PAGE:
Approximately 4.4% of adults in the United States have attention deficit hyperactivity disorder (ADHD). ADHD can present serious obstacles for employees in the workplace and students in public schools. The symptoms include inattention, impulsivity, emotional dysregulation, and low frustration tolerance. But even where individuals are able to successfully manage their ADHD, they can face discrimination in the form of stigma and negative stereotypes.
Does federal disability law protect individuals with ADHD from discrimination in the workplace and education? Yes, but only under certain circumstances.
The Americans with Disabilities Act (ADA), which applies to employers with 15 or more employees, makes it unlawful to “discriminate against a qualified individual on the basis of disability in regard to job application procedures, the hiring, advancement, or discharge of employees, employee compensation, job training, and other terms, conditions, and privileges of employment.” 42 U.S.C. §§ 12112(a), (5)(A). The ADA also protects students with disabilities in public schools (SeeThe Supreme Court ruling in Fry v. Napoleon Cmty. Sch.).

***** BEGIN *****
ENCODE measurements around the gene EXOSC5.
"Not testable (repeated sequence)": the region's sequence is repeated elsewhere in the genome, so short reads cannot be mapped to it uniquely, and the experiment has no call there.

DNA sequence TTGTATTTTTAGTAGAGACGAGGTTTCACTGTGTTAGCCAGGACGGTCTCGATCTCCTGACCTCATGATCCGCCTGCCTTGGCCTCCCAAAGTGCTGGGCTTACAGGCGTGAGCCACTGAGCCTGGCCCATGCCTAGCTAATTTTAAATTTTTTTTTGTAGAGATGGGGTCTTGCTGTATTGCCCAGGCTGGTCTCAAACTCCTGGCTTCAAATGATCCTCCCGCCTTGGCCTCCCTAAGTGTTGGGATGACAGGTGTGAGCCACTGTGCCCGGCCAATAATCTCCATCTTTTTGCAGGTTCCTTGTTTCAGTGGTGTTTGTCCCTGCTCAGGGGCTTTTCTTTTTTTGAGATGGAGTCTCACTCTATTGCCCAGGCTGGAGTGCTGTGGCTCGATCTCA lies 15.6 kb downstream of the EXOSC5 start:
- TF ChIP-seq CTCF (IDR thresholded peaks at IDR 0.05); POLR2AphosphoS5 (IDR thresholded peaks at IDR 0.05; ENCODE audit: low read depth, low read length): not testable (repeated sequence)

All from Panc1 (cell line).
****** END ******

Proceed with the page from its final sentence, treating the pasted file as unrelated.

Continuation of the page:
A disability is defined as:
- A physical or mental impairment that substantially limits one or more of the major life activities of such individual;
- A record of such an impairment; or,
- Being regarded as having such an impairment. See 29 C.F.R. § 1630.2(g).